Releases to increase at Jamestown, Pipestem reservoirs

Combined releases from the reservoirs will be at 750 cubic feet per second after Thursday, May 5.

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American white pelicans rest Monday, May 2, 2022, on the shore of the Jamestown Reservoir. Lake levels are rising as seen with water almost touching the bottom of the bridge leading to the island.
John M. Steiner / The Jamestown Sun
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JAMESTOWN – Combined releases at Jamestown and Pipestem reservoirs will increase this week after the area received precipitation over the weekend, according to Bob Martin, interim Pipestem Dam manager for the U.S. Army Corps of Engineers.

Martin said combined releases from the reservoirs will be at 750 cubic feet per second after Thursday, May 5.

The Jamestown area received more than 2 inches of precipitation from Friday and Saturday, April 29-30. Measurements were 2.1 inches at Jamestown Regional Airport, and the North Dakota State Hospital reported 2.74 inches of precipitation, according to Todd Hamilton, meteorologist with the National Weather Service in Bismarck.

Releases at Pipestem Reservoir increased to 150 cfs Tuesday, May 3, and will increase to 250 cfs on Wednesday, May 4, Martin said. Releases at Jamestown Reservoir will increase from 400 cfs to 500 cfs on Thursday.

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A peninsula at the Pipestem Reservoir is almost submerged as seen Monday, May 2, 2022. Recent rains have caused area lake levels to rise.
John M. Steiner / The Jamestown Sun

As of Tuesday morning, May 3, the water level at Pipestem Reservoir was at 1,467 feet above mean sea level (AMSL), which was an increase of 7 feet since the previous week. Pipestem Reservoir’s conservation pool is at 1,442.5 feet AMSL. During the winter, the water level at Pipestem dropped to 1,441 feet AMSL.


If the water level at Pipestem Reservoir reaches 1,470 feet AMSL, the Corps of Engineers will need to increase its dam safety surveillance to once a week instead of once a month. Martin said the dam safety surveillance includes visual surveillance of areas below and above Pipestem Dam.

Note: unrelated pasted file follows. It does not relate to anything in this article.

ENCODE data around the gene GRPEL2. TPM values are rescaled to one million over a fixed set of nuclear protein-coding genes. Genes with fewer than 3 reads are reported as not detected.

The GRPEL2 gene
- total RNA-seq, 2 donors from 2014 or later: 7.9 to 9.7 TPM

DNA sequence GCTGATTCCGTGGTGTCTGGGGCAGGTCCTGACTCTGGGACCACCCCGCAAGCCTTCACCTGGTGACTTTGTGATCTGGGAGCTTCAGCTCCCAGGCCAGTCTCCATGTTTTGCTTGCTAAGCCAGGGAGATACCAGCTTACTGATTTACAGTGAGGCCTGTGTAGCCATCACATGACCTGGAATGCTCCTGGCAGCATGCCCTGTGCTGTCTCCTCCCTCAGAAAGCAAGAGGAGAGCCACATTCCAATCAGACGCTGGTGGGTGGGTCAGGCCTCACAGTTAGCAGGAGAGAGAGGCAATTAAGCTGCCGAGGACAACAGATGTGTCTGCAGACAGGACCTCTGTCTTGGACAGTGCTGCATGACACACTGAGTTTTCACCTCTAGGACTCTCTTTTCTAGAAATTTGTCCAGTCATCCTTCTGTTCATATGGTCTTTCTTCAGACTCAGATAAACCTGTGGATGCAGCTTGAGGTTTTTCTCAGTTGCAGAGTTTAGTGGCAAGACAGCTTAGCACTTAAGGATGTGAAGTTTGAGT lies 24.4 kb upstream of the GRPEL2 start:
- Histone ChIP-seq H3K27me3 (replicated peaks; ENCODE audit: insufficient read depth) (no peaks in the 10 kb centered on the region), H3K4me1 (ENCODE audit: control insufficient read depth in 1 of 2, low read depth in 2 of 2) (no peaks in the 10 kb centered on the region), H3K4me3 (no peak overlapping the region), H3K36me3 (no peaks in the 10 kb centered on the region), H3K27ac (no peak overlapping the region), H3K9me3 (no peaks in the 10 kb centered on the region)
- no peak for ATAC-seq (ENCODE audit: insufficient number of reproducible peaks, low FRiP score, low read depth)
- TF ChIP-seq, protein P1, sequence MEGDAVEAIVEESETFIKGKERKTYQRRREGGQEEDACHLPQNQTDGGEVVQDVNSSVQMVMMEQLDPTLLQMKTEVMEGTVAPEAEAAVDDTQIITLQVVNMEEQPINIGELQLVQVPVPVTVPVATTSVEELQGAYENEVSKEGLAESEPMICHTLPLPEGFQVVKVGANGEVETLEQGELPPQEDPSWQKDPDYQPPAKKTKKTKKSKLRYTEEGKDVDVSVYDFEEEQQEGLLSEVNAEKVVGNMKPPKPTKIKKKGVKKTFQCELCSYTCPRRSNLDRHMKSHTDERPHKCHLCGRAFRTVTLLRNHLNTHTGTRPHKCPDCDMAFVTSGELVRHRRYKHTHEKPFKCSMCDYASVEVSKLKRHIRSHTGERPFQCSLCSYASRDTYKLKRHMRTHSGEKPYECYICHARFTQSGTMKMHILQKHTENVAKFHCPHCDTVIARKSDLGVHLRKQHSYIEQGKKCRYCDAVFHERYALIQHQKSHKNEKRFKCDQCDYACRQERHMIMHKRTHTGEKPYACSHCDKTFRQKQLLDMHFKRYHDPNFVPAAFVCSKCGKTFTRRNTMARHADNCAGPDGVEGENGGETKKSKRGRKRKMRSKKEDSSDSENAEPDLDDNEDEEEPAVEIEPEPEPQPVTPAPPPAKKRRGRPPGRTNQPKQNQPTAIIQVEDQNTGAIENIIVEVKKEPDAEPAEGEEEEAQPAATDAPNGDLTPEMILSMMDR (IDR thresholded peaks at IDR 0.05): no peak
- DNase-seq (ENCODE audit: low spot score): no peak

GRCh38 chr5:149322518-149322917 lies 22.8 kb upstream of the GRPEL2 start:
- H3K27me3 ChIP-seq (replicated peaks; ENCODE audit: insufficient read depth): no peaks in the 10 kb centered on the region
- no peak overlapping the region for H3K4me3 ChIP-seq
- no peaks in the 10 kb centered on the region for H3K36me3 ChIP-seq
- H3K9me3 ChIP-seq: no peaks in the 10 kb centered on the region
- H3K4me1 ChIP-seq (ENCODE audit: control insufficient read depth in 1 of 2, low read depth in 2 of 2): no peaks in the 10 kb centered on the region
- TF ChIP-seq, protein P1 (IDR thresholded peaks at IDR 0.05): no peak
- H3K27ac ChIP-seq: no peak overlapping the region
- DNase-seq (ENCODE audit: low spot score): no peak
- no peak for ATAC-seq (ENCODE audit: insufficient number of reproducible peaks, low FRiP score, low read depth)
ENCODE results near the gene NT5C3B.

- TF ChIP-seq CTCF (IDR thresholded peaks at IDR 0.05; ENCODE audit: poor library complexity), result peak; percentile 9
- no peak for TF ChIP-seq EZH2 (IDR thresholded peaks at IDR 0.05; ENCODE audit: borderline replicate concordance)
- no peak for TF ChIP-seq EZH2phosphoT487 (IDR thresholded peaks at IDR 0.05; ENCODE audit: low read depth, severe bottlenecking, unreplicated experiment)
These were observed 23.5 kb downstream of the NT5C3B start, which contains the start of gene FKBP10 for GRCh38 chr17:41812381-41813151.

“We look for any type of seepage or ground movement or standing water, things like settlement,” he said. “You look for areas that could possibly be a concern.”

Jamestown Reservoir was 6 feet into the flood storage at 1,437 feet AMSL.

Martin said the Corps of Engineers will monitor the inflows and keep communicating with the city of Jamestown if anything needs to be done.

“Currently there are no activities they (city of Jamestown) need to do in town to handle this 750 cfs,” he said.

Hamilton said the Jamestown area could receive more precipitation this weekend and early next week. He said the precipitation amounts could be light on Friday and Saturday.

“As you get into Saturday into Sunday and Monday, there’s some potential for some higher precipitation amounts because I believe we do have mentions of some thunder in there,” he said. “Anytime you get thunderstorms, your chances for heavier precipitation increases because you can get higher rates falling pretty quickly.”

Masaki Ova joined The Jamestown Sun in August 2021 as a reporter. He grew up on a farm near Pingree, N.D. He majored in communications at the University of Jamestown, N.D.
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